Exploring Assessment in B.C. Post-Secondary

If you get assessment right, then everything else follows.

— Professor Sally Brown, Talking Learning and Teaching podcast.

Post by BCcampus Student Research Fellow Colin Madland

Hello, I’m Colin Madland, manager of Online Learning and Instructional Technology at Trinity Western University in Langley, B.C. during the day and a PhD candidate in educational technology at UVic in my ‘spare’ time. 

One of the most potent levers we have to promote the advancement of teaching and learning is assessment. Yet this seemingly simple task of coming to know what learners know, can do, or, more importantly, have become as a result of engaging in higher education is profoundly complex. Further, the approaches to assessment we take as instructors in higher education have an influence on the approaches to learning taken by the learners in our courses. 

We all know if we prioritize low-level cognitive skills on our assessments, learners will study accordingly, but if we require high-level cognitive skills, learners will engage in deeper approaches to learning (Entwistle, 2013). Add to all this the fact that technology has become ubiquitous in higher education, and there is much we don’t know about instructors’ approaches to assessment in digitally-mediated higher education. One thing we do know is instructors in higher education generally have had few opportunities to learn about assessment or pedagogy during their academic preparation. The result is their approaches are widely diverse and idiosyncratic, often mimicking the norms of assessment from their undergrad and graduate studies (Lipnevich et al. 2020).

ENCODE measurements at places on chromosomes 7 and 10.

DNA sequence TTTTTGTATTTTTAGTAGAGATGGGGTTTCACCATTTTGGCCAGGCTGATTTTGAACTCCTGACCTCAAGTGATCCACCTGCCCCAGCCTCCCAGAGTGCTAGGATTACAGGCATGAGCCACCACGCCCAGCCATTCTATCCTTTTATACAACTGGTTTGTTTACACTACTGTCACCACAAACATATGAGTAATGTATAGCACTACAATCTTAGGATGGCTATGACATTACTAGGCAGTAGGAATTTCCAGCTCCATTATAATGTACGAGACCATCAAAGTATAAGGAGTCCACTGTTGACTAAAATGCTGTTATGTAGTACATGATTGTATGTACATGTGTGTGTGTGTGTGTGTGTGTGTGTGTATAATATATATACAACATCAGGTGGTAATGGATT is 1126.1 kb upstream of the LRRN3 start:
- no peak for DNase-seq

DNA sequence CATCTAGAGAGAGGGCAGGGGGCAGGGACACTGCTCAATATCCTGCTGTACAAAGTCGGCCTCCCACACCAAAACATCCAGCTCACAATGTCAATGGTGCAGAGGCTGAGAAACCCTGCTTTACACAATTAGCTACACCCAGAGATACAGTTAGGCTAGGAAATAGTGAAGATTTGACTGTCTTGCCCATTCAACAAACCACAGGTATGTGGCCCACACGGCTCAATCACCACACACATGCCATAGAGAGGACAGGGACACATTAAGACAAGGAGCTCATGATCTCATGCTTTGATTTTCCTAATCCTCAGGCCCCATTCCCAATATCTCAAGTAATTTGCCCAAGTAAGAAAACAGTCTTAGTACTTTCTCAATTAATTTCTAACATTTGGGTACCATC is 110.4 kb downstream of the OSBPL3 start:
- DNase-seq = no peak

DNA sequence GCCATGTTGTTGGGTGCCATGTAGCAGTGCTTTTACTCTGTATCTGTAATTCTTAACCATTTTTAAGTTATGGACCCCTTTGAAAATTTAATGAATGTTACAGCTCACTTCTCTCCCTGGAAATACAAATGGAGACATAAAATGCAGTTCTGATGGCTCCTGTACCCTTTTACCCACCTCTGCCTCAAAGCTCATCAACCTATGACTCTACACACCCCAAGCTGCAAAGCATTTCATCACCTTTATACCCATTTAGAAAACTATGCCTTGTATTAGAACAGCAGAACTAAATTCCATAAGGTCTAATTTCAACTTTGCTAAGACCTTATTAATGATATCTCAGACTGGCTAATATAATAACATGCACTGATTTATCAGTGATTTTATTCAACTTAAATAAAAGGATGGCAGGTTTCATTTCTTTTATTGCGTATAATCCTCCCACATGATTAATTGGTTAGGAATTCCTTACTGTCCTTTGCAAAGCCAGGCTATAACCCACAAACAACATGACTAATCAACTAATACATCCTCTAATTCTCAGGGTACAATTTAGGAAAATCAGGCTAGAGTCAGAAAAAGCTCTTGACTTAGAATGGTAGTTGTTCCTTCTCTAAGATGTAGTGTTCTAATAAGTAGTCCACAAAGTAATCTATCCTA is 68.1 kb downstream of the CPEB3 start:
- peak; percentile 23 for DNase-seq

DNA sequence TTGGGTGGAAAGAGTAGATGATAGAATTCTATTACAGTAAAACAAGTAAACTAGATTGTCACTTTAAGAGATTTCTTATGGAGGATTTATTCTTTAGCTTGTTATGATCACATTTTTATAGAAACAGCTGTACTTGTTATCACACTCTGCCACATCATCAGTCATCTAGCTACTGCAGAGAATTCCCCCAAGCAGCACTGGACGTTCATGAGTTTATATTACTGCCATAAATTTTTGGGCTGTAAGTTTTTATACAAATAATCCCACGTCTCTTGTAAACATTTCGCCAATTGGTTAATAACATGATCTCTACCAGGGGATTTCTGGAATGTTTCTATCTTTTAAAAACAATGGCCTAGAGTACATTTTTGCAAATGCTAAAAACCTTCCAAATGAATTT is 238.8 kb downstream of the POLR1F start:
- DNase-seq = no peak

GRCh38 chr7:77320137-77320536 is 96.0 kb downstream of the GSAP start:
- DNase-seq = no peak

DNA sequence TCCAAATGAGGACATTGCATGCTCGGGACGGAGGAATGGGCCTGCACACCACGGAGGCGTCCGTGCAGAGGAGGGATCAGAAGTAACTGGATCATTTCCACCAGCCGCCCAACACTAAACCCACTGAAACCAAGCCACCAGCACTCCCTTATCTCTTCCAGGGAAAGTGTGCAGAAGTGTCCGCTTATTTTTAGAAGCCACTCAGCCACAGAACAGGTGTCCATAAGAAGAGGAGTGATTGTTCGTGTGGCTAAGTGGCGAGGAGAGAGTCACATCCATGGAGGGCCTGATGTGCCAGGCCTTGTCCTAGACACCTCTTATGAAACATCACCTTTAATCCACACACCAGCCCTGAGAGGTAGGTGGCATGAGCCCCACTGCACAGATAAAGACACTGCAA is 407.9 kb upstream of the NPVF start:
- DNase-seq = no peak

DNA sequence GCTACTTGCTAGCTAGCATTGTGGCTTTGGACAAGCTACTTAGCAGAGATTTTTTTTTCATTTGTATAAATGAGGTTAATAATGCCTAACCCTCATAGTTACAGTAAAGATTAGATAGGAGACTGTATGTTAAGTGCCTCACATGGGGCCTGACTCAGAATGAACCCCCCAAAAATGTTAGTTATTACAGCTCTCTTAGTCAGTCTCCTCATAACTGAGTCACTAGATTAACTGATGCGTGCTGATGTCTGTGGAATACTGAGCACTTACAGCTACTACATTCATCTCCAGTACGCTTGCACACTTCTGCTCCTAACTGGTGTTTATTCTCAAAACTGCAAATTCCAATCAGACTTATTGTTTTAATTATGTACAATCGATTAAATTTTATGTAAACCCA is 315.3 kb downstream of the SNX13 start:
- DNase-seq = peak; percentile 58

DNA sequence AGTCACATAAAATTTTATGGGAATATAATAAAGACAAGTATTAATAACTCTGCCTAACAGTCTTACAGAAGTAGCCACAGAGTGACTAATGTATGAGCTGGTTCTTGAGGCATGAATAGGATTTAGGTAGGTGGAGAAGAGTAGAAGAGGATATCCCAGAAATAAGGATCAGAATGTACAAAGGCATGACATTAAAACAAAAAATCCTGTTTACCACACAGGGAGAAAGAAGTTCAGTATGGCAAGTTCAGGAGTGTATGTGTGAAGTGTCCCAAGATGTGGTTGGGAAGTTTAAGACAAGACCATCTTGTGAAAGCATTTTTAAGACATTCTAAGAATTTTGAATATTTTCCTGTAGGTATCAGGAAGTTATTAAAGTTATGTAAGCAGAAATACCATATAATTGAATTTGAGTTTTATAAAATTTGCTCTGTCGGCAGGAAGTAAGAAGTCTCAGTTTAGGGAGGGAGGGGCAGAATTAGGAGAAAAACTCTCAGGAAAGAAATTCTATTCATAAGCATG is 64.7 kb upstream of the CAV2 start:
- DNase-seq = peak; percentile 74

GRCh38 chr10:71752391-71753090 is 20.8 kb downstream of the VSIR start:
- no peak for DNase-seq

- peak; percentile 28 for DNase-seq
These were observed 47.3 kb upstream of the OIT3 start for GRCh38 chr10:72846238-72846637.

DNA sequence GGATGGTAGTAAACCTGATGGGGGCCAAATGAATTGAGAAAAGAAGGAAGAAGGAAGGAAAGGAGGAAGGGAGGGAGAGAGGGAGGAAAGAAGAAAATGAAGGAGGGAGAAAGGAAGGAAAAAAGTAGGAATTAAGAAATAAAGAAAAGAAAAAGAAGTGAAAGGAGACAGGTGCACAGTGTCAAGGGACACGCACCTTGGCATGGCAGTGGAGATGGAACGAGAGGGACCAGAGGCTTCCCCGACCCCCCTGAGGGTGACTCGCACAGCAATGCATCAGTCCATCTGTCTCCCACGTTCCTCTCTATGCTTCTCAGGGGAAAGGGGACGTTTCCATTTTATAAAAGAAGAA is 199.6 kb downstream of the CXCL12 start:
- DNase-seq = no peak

With all this in mind, the goal of my research is to learn more about what factors influence higher education instructors’ approaches to assessment, especially in digitally-mediated contexts. I hope to understand more what instructors believe about the purposes of assessment (assessment of, for, and as learning), the processes of assessment (how they design and use assessments and communicate feedback and results), what they believe about fairness in assessment (is everyone treated the same, or do some learners perform with accommodations?), and what instructors know and believe about assessment theory (validity and reliability). Learning more about how these factors influence instructors’ approaches to assessment can help us provide the support that is needed to advance teaching and learning practice in B.C.

You can find me on Twitter @colinmadland or in the OpenETC Mattermost.

This research is supported by the BCcampus Research Fellows Program, which provides B.C. post-secondary educators and students with funding to conduct small-scale research on teaching and learning as well as explore evidence-based teaching practices that focus on student success and learning. 

Learn more:


Entwistle, N. (2013). Recent research on student learning and the learning learning route. In P. Knight & J. Tait (Eds.), Management of Independent Learning Systems (0 ed., pp. 109–124). Routledge. https://doi.org/10.4324/9780203062173-15

Lipnevich, A. A., Guskey, T. R., Murano, D. M., & Smith, J. K. (2020). What do grades mean? Variation in grading criteria in American college and university courses. Assessment in Education: Principles, Policy & Practice, 27(5), 480–500. https://doi.org/10/ghjw3k

 © 2022 Colin Madland released under a CC BY license

The featured image for this post (viewable in the BCcampus News section at the bottom of our homepage) is by Zen Chung